They are a match made in heaven.

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Fire Marshal Bill

Personally, I would do what Scott did. I didn't. Got myself a bridge dog and it tormented the old dog until he died. No amount of scolding worked. Pup just wanted to play, play, play and the old guy just wanted to be left alone. It still makes me sad just thinking about it. I won't do it again.   

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RalphBeagle

Depends on the dog(s), but you can manage that to at least to some extent.  We got a Golden retriever pup when our first Golden was 10.  Turned out the older one had cancer and the pup wanted to play.  The pup eventually learned to leave the older dog alone and they kinda sorta became buddies,  but it took awhile and stressed the older dog for  the first few weeks of its last year.  Have always regretted that move.  Two years ago we got a 1 year old English Setter 'puppy' when our 8 year old setter went blind.  I told the breeder what i was looking for in a new dog (out of, or close to out of, the real puppy stage and not aggressive /assertive) and he sold me the dog on 1-month approval.  The 'puppy' accepted her role as the nonalpha dog immediately, and became the older dog's best bud for the last year of the older dog's life.  It made the older dog's life and mine easier and is something I'm glad I did.  Just be picky in what you get for a new dog, and build in a trial period if possible.

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ANF grousin

Get the puppy, Gordie will adjust. Life is to short to miss out hunting because you dont have a dog to put on the ground.

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Keith E. Carlson

Have done it both ways with results both good and bad

Did it three times with no problem.

Both the older dog and pup got along fine and hunted and lived in the house together with out problems.

The last time did not  work at all in the house, altho they hunted together fine.

"Chipper' the older male Brit, was a sensitive dog and very devoted to us both.

When "Charlie" entered our life, things went south in a hurry.  Pup wanted to play, 'Chipper" snapped at him and I scolded him and gave "Chipper" what might have been the only smack (lightly) on the rear he ever had.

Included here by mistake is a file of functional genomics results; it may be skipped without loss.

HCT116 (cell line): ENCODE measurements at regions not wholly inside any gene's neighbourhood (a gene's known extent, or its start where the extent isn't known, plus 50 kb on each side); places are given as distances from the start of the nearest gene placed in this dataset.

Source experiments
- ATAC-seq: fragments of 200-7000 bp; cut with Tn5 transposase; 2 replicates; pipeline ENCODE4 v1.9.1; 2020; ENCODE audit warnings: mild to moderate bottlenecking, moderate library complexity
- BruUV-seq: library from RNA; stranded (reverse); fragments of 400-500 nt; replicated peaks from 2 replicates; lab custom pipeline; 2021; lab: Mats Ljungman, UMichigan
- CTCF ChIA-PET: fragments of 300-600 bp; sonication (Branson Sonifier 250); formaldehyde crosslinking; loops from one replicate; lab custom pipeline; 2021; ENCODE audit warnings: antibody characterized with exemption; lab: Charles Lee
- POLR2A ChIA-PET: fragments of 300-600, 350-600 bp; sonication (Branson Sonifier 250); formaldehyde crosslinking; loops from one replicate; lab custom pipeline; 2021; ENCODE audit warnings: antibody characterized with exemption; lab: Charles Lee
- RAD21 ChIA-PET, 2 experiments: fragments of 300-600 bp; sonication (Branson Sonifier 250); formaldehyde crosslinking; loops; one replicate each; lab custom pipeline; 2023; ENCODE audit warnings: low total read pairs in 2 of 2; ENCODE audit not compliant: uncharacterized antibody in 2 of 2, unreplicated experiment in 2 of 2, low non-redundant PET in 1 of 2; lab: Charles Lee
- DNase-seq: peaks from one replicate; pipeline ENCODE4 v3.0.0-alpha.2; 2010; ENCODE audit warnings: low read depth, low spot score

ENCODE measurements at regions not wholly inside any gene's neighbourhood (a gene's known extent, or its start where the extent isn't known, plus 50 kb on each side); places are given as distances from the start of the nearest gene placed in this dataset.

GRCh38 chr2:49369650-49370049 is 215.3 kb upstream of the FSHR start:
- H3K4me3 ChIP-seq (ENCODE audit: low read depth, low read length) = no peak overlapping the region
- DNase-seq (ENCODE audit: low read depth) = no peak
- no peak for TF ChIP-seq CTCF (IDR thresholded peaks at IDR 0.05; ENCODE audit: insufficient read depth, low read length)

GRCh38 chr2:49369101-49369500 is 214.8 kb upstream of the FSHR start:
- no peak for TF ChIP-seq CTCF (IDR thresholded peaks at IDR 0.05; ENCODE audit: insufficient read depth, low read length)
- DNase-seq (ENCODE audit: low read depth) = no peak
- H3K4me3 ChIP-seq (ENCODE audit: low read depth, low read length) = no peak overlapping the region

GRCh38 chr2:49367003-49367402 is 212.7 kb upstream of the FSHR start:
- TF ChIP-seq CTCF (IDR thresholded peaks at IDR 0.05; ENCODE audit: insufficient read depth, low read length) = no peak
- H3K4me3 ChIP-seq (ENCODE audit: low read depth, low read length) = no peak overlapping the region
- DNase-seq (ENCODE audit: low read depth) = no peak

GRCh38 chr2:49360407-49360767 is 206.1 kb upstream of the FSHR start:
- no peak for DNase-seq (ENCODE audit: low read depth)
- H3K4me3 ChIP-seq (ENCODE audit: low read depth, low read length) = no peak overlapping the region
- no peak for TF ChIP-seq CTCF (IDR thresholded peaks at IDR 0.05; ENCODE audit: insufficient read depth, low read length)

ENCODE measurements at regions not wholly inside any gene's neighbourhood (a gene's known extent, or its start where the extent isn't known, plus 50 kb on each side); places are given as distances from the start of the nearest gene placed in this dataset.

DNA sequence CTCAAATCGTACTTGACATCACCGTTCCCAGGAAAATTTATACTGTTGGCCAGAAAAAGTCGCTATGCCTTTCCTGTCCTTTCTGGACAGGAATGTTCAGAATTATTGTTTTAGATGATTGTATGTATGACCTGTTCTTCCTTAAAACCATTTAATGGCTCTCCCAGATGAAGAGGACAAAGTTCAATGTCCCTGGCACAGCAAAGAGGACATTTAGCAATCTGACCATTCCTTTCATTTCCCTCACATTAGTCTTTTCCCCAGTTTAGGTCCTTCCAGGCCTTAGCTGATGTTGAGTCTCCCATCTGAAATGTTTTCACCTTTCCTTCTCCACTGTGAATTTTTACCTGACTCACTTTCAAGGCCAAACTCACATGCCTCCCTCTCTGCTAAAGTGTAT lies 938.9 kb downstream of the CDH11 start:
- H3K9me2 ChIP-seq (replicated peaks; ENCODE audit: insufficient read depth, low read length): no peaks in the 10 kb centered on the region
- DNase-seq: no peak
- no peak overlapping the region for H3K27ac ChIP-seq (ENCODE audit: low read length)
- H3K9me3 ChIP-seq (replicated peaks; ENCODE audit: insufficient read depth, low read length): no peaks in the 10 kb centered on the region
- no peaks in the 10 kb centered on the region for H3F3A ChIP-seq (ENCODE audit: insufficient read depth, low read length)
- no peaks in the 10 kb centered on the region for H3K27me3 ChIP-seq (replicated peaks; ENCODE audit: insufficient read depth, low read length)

Until his death, "Chipper" resented the new guy and avoided him around the house.  We had to go out of our way to love them both, but separately

I would not do it again..

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Brad Eden

I've always had two sometimes three dogs at one time, in the past. As is a common practice, I liked to have a backup started when my top hunting dog turned 6 or so. Puppies torment older dogs, or any dog older than them. They just do. Sometimes the older dog will let the pup know in no uncertain terms to knock it off. I always let mine work it out, even if the puppy got roughed up a bit. Cash is only 5 and has had to tolerate our new Cavalier KC spaniel, who is like an annoying mosquito to him, but he is the most sweet disposition dog I've ever owned and puts up with her...unless he catches her in a wide open area where he runs her down and rolls her. Never hurts her but he gets his licks in. But I think Cash likes having his little sister around and she adores him and mimics him and he has been instrumental in training her.

 

As Cash approaches the age where I normally get a second hunting dog, I'm not sure what I'll do. I enjoy one dog even though I risk injury and downtime during hunting season....but Im slowing down too so not as big an issue.

 

Its a crapshoot, wish I could give a more definitive opinion. Go with your gut, I guess.

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Steve Hunts
4 hours ago, Fire Marshal Bill (SNL) said: